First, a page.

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Title: 4D XCAT phantom for multimodality imaging research

Abstract

Purpose: The authors develop the 4D extended cardiac-torso (XCAT) phantom for multimodality imaging research. Methods: Highly detailed whole-body anatomies for the adult male and female were defined in the XCAT using nonuniform rational B-spline (NURBS) and subdivision surfaces based on segmentation of the Visible Male and Female anatomical datasets from the National Library of Medicine as well as patient datasets. Using the flexibility of these surfaces, the Visible Human anatomies were transformed to match body measurements and organ volumes for a 50th percentile (height and weight) male and female. The desired body measurements for the models were obtained using the PEOPLESIZE program that contains anthropometric dimensions categorized from 1st to the 99th percentile for US adults. The desired organ volumes were determined from ICRP Publication 89 [ICRP, ''Basic anatomical and physiological data for use in radiological protection: reference values,'' ICRP Publication 89 (International Commission on Radiological Protection, New York, NY, 2002)]. The male and female anatomies serve as standard templates upon which anatomical variations may be modeled in the XCAT through user-defined parameters. Parametrized models for the cardiac and respiratory motions were also incorporated into the XCAT based on high-resolution cardiac- and respiratory-gated multislice CT data. To demonstrate the usefulnessmore » of the phantom, the authors show example simulation studies in PET, SPECT, and CT using publicly available simulation packages. Results: As demonstrated in the pilot studies, the 4D XCAT (which includes thousands of anatomical structures) can produce realistic imaging data when combined with accurate models of the imaging process. With the flexibility of the NURBS surface primitives, any number of different anatomies, cardiac or respiratory motions or patterns, and spatial resolutions can be simulated to perform imaging research. Conclusions: With the ability to produce realistic, predictive 3D and 4D imaging data from populations of normal and abnormal patients under various imaging parameters, the authors conclude that the XCAT provides an important tool in imaging research to evaluate and improve imaging devices and techniques. In the field of x-ray CT, the phantom may also provide the necessary foundation with which to optimize clinical CT applications in terms of image quality versus radiation dose, an area of research that is becoming more significant with the growing use of CT.« less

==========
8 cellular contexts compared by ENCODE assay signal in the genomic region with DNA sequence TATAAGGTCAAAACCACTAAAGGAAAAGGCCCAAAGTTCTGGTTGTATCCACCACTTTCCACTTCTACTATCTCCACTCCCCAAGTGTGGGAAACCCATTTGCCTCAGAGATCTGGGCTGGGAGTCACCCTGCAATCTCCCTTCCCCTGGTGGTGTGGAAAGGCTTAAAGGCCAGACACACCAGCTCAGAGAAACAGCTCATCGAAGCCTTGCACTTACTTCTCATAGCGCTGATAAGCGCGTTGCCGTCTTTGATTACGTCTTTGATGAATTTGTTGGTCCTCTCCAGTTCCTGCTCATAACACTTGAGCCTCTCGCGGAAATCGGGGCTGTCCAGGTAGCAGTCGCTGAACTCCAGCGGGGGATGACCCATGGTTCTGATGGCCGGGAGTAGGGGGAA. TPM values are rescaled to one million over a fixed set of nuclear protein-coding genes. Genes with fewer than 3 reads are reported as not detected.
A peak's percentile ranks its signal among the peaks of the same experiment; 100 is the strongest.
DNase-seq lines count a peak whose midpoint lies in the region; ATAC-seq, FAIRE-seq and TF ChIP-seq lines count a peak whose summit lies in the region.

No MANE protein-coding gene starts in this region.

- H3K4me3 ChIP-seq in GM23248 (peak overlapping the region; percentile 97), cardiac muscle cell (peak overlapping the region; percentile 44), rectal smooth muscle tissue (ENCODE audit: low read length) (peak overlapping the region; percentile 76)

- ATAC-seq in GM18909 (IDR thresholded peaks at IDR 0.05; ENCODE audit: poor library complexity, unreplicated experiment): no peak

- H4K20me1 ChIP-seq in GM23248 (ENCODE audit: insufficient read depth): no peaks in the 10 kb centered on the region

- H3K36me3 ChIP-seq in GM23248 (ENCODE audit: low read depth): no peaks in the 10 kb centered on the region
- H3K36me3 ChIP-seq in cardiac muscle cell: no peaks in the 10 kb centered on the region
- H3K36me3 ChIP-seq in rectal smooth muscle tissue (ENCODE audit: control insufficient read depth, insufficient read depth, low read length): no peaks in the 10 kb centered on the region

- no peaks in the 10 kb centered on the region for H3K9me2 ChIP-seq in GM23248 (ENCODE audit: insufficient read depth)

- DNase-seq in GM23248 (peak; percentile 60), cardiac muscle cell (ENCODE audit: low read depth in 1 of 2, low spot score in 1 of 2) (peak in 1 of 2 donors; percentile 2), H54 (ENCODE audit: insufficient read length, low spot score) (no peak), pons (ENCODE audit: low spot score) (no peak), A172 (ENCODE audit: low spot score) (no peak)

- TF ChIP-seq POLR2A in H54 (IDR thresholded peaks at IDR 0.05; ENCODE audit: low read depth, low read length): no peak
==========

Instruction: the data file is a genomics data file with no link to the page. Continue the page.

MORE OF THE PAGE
Authors:
; ; ; ;  [1]
  1. Department of Radiology, Carl E. Ravin Advanced Imaging Laboratories, Duke University Medical Center, 2424 Erwin Road, Hock Plaza, Suite 302, Durham, North Carolina 27705 (United States)
Publication Date:
OSTI Identifier:
22098534
Resource Type:
Journal Article
Journal Name:
Medical Physics
Additional Journal Information:
Journal Volume: 37; Journal Issue: 9; Other Information: (c) 2010 American Association of Physicists in Medicine; Country of input: International Atomic Energy Agency (IAEA); Journal ID: ISSN 0094-2405
Country of Publication:
United States
Language:
English
Subject:
62 RADIOLOGY AND NUCLEAR MEDICINE; ADULTS; ANATOMY; DATASETS; FLEXIBILITY; ICRP; IMAGES; LUNGS; PATIENTS; PHANTOMS; POSITRON COMPUTED TOMOGRAPHY; RADIATION DOSES; RADIATION PROTECTION; SIMULATION; SINGLE PHOTON EMISSION COMPUTED TOMOGRAPHY; SPATIAL RESOLUTION; STANDARDS; SURFACES

Citation Formats

Segars, W. P., Sturgeon, G., Mendonca, S., Grimes, Jason, Tsui, B. M. W., Department of Radiology, Carl E. Ravin Advanced Imaging Laboratories, Duke University Medical Center, 2424 Erwin Road, Hock Plaza, Suite 302, Durham, North Carolina 27705 and Department of Biomedical Engineering, University of North Carolina, Chapel Hill, North Carolina 27599, Department of Radiology, Carl E. Ravin Advanced Imaging Laboratories, Duke University Medical Center, 2424 Erwin Road, Hock Plaza, Suite 302, Durham, North Carolina 27705, and The Russell H. Morgan Department of Radiology and Radiological Science, Johns Hopkins Medical Institutions, Baltimore, Maryland 21287. 4D XCAT phantom for multimodality imaging research. United States: N. p., 2010. Web. doi:10.1118/1.3480985.